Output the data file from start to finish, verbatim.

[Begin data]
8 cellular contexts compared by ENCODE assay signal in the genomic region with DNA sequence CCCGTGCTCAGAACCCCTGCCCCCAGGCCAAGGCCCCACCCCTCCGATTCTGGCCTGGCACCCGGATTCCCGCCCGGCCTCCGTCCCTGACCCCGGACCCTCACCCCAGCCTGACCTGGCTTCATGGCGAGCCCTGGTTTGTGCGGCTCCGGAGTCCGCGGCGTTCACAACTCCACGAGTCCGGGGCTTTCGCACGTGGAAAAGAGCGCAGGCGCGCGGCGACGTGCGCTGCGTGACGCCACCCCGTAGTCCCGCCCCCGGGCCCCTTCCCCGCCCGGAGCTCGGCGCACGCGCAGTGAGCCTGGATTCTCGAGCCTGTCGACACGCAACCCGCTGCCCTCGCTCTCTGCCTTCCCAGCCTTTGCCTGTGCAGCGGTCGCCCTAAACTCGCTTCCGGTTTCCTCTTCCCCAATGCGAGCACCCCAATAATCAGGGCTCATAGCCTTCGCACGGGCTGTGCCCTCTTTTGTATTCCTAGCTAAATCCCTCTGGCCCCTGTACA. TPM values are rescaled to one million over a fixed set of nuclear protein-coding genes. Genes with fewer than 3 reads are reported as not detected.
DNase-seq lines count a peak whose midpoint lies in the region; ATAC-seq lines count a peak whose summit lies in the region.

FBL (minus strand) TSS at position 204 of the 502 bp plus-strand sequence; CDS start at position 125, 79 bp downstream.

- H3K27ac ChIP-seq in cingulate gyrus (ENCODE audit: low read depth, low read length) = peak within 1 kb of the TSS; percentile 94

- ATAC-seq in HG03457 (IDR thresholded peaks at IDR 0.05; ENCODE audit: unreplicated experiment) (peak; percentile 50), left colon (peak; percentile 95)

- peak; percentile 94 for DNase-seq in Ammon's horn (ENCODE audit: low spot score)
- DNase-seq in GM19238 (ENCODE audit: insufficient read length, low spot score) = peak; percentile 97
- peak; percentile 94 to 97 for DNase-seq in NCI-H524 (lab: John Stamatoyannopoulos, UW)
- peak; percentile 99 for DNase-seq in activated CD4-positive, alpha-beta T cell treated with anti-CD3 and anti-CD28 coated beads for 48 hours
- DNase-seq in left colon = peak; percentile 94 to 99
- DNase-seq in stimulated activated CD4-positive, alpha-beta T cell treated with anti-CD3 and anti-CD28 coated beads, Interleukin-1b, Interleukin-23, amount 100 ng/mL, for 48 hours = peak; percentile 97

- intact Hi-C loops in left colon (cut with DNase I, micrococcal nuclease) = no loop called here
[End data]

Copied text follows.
8 cellular contexts compared by ENCODE assay signal in the genomic region with DNA sequence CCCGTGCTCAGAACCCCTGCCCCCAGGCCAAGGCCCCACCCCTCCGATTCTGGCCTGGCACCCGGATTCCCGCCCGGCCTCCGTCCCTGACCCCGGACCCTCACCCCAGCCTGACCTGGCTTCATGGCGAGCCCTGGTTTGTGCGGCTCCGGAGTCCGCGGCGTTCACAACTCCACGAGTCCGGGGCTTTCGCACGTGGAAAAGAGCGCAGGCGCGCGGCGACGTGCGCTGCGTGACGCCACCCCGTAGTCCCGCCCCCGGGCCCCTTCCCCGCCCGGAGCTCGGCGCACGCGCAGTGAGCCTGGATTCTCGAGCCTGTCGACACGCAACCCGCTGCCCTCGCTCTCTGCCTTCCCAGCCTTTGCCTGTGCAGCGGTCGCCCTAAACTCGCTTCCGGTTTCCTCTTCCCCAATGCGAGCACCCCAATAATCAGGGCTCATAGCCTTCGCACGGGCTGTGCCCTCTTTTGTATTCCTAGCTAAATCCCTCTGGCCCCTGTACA. TPM values are rescaled to one million over a fixed set of nuclear protein-coding genes. Genes with fewer than 3 reads are reported as not detected.
DNase-seq lines count a peak whose midpoint lies in the region; ATAC-seq lines count a peak whose summit lies in the region.

FBL (minus strand) TSS at position 204 of the 502 bp plus-strand sequence; CDS start at position 125, 79 bp downstream.

- H3K27ac ChIP-seq in cingulate gyrus (ENCODE audit: low read depth, low read length) = peak within 1 kb of the TSS; percentile 94

- ATAC-seq in HG03457 (IDR thresholded peaks at IDR 0.05; ENCODE audit: unreplicated experiment) (peak; percentile 50), left colon (peak; percentile 95)

- peak; percentile 94 for DNase-seq in Ammon's horn (ENCODE audit: low spot score)
- DNase-seq in GM19238 (ENCODE audit: insufficient read length, low spot score) = peak; percentile 97
- peak; percentile 94 to 97 for DNase-seq in NCI-H524 (lab: John Stamatoyannopoulos, UW)
- peak; percentile 99 for DNase-seq in activated CD4-positive, alpha-beta T cell treated with anti-CD3 and anti-CD28 coated beads for 48 hours
- DNase-seq in left colon = peak; percentile 94 to 99
- DNase-seq in stimulated activated CD4-positive, alpha-beta T cell treated with anti-CD3 and anti-CD28 coated beads, Interleukin-1b, Interleukin-23, amount 100 ng/mL, for 48 hours = peak; percentile 97

- intact Hi-C loops in left colon (cut with DNase I, micrococcal nuclease) = no loop called here